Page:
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Right as Rain

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message 1: by Edan (new)

Edan | 39 comments Okay, everyone, today begins our discussion of Right as Rain. I'm only about 50 pages in, and I'm worried. Cliches abound! I'm sure the story will pick up as the stories connect and collide with one another; the repetition of the western in all three narrative threads, at this point, feels a little obvious...

Hey, Mike, you're the English teacher. Start us off right.


message 2: by Kimley (new)

Kimley Edan, stick with it if you can. The last quarter of the book was the better part in my opinion where, as you say, the stories connect and collide and also he lets up with all the pop cultural references and gets a bit grittier.


message 3: by Cory (last edited Feb 16, 2008 10:26PM) (new)

Cory | 12 comments Edan, I'm concerned about the cliches as well, but it's led me to add one to my nascent list, Garfin's Rules of Thumb. "#2: If a book title contains or consists entirely of a cliche, lower expectations for the language and situations inside and expect more of the same." (In case you're wondering, #1 is: If a supposed comedy movie preview shows a character falling down as a laugh catalyst - whether tripping, being pushed, or falling off of a chair - and said character is not played by either Buster Keaton or Charlie Chaplin, the movie will be awful.)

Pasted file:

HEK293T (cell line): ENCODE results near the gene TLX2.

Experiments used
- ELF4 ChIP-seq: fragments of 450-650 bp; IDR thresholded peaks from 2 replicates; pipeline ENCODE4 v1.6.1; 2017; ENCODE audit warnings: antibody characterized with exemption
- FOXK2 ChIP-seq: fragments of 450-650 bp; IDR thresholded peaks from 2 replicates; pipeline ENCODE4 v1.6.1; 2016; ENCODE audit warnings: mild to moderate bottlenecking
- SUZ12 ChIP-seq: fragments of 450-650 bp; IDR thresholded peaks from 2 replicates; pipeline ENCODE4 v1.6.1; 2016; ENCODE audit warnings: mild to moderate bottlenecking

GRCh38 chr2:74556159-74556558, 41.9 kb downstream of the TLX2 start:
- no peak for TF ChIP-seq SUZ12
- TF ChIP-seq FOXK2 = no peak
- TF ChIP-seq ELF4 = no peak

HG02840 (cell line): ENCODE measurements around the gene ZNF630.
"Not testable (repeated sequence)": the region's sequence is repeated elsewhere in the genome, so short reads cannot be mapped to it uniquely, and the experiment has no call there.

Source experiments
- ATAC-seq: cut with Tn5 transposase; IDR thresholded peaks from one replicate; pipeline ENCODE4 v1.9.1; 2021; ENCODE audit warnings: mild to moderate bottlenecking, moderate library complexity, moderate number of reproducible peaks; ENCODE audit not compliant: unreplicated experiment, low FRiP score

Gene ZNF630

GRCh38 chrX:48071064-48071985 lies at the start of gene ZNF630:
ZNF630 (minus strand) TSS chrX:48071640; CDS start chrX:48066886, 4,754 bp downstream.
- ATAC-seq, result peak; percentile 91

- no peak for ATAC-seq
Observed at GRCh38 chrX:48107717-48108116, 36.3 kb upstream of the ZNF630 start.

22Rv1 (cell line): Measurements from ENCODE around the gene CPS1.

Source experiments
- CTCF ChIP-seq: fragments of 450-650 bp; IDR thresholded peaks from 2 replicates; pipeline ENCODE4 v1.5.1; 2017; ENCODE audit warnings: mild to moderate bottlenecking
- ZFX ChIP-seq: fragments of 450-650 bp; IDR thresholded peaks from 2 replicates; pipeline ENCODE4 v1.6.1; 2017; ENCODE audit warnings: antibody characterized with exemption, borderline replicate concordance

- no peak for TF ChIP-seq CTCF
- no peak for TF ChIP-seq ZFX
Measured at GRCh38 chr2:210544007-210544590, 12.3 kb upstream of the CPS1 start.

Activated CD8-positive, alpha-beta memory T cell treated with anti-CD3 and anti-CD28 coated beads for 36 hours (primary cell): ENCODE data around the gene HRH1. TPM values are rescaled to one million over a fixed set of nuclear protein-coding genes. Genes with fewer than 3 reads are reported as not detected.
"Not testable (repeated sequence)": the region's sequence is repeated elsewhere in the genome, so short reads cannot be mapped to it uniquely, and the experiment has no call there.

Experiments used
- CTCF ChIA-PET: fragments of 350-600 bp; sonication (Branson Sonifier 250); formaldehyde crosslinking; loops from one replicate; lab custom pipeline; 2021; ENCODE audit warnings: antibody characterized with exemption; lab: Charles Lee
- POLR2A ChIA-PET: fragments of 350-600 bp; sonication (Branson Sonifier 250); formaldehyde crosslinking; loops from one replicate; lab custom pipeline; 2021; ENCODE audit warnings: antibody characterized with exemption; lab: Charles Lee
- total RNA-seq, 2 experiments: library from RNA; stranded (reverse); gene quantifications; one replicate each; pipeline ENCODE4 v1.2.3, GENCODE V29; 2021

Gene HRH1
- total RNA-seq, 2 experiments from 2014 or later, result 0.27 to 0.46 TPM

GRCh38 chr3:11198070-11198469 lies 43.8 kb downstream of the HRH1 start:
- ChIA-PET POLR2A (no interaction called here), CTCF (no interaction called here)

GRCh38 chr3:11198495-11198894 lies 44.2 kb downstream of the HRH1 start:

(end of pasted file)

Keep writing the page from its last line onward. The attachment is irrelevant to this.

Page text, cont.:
What really has me confused, though, is all of the product placement going on already in the first 20 pages. From page 16 to 18 alone we read about an Acura, a Caprice, a Leatherman, the Burlington Coat Factory, Tribe Called Quest, a Pontiac Astra, and a Chevy Vega.

Now, I'm all for specificity, and know he's setting the scene, but something seems strange (pun intended) about all of this in such a short span of pages. I admit to having a personal bias against the abuse of pop-cultural references in fiction, but this amount seems a bit absurd. For instance, on page 9, after listing several tools by name, Pelecanos writes: "When he could, Strange always bought Craftsman - the tools were guaranteed for life, and he tended to be hard on his equipment." I mean, come on, they must have paid him to write that.

Does anyone else have a problem with this?


message 4: by Kimley (new)

Kimley Donald, how does this book compare to other Pelecanos books - in terms of which are your favorites? This book didn't leave me all that inclined to pick up any of his other books unless I thought they might be better.

Overall the book was a fun, fast read but had a lot of problems and was hard to take too seriously - even as genre. I love pop cultural references but felt that Pelecanos was inundating his characters with music/books etc. that Pelecanos likes himself rather than something to further define the character. It seemed to me to further define Pelecanos - certainly I have no idea if this is true, just the impression I got. But in the end, I kept wondering if he wanted a mild-mannered middle-class white girl from Manhattan (that would be me) to feel like she would enjoy hanging out with his D.C. street tough lead. A little Morricone and some Parliament is alright by me!


message 5: by Edan (new)

Edan | 39 comments The pop culture references bother me too, Cory, and I think because rather than creating a world, they're in the place of characterization. I've had students at Iowa do this in their creative writing exercises, where a girl walks into a party in an "Abercrombie Tee", which is meant to signify a whole list of things. It's shorthand for character--but it creates types.




message 6: by Edan (new)

Edan | 39 comments I'm giving up on Right as Rain; it's just not compelling to me, and I have many books I want to read...


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